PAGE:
So is your print slightly different to the screen, or are there glaring colour problems? The former is nearly unavoidable for most amateurs, the latter would indicate a colour profile problem.
     
  7. ChasK

    ChasK TPF Noob!

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    You should, in the short term, let the lab adjust color. I don't know what laptop your using but laptop monitors are known to be a poor choice for color accuracy. There are also a lot of variables involved in the process, the most important being probably the person who calibrates the monitor and printer in the lab. All you can do is hope he or she's not hung over the day your prints go through. Yes, there are still humans involved in the process. A simple cheat to calibrating is to work it backwards. Take the print from the lab and make your monitor look like it. With a laptop monitor, the expensive devices and software may not get you much closer. Another thing you should do if you can is find a lab that will let you visit. Some even have an annual open house. You'll learn more in 10 minutes than you ever thought possible.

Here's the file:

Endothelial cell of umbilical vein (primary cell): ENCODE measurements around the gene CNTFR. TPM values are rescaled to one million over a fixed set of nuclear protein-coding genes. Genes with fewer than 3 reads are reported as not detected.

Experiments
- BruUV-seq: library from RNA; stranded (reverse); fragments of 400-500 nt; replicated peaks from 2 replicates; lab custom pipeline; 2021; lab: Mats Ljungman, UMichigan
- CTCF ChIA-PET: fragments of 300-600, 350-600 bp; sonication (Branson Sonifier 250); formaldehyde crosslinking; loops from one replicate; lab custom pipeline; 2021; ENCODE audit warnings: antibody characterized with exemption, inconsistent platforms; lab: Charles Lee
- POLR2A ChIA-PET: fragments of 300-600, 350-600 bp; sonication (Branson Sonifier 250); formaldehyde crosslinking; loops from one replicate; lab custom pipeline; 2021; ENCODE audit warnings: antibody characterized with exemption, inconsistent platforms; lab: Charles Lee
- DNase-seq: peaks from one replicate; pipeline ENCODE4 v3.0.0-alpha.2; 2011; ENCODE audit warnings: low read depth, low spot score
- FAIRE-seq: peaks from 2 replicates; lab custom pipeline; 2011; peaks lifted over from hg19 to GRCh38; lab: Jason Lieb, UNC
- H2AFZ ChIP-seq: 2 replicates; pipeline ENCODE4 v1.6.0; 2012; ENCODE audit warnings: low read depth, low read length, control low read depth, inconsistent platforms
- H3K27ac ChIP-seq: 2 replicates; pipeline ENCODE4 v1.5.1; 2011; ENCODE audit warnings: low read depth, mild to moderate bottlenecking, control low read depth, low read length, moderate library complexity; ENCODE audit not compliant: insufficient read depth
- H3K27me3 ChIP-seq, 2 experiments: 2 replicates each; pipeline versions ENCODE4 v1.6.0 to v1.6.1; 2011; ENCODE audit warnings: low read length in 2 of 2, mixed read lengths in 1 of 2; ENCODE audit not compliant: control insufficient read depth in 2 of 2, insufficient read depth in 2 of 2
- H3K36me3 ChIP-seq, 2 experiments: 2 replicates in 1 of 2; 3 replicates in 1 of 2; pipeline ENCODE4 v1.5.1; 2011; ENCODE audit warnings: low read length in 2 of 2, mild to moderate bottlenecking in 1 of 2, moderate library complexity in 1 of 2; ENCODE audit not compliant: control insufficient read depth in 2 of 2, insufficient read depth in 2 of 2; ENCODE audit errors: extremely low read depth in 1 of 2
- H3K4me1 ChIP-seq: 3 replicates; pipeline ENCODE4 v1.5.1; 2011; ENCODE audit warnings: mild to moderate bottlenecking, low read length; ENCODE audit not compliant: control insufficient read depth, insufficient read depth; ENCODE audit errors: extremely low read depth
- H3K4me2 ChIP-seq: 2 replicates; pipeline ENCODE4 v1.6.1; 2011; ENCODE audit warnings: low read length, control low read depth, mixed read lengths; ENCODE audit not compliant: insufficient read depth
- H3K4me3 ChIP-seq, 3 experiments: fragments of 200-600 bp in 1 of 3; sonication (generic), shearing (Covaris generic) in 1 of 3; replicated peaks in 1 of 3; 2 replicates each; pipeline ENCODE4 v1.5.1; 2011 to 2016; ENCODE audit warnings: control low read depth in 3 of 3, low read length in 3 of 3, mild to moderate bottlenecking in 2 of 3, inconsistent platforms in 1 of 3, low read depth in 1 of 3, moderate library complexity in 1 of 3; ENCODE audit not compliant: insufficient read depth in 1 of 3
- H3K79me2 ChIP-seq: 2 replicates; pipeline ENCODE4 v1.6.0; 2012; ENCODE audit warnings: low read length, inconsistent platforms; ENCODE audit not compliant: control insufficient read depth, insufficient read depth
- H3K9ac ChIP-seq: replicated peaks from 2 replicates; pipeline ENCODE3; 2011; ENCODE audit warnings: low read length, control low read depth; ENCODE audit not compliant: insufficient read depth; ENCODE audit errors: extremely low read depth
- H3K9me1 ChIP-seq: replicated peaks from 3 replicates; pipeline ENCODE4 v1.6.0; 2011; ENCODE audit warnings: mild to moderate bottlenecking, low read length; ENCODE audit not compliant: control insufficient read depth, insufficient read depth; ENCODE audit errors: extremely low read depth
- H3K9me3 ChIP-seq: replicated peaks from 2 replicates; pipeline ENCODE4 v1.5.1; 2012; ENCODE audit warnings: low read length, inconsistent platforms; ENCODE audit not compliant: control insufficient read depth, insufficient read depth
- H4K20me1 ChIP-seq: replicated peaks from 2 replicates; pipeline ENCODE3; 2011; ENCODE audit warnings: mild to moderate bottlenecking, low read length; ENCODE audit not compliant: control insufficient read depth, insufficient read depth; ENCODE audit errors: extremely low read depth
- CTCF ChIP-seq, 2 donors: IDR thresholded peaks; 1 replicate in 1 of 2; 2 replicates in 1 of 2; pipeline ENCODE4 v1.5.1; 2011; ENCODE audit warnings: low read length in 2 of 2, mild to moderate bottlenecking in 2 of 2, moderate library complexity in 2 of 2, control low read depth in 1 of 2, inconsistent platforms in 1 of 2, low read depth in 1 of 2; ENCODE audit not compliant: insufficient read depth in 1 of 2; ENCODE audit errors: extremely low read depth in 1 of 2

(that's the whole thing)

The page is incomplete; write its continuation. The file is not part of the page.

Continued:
On the other hand if you have a lot of money to throw at the problem, a monitor, and calibration device and software will also help to solve the problem. The list of "acceptable" monitors starts, I think, around $600.00. If this is the route you want to take try to find out what your lab uses and if possible get the same. Shootsmarter.com has a couple of interesting articles on monitors in their archives.
     
    Last edited: Jan 29, 2010
  8. techy2009

    techy2009 TPF Noob!

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    @morfeus80: I had the same problem last year when I tried to print my holiday pictures. It was so annoying! But I got my money refunded when I complaint to the printing guys. I think you should do the same.

    On a friend's recommendation, now I print at Photo development, digital photo printing and photo album - Extrafilm
    They print high quality pictures at great price!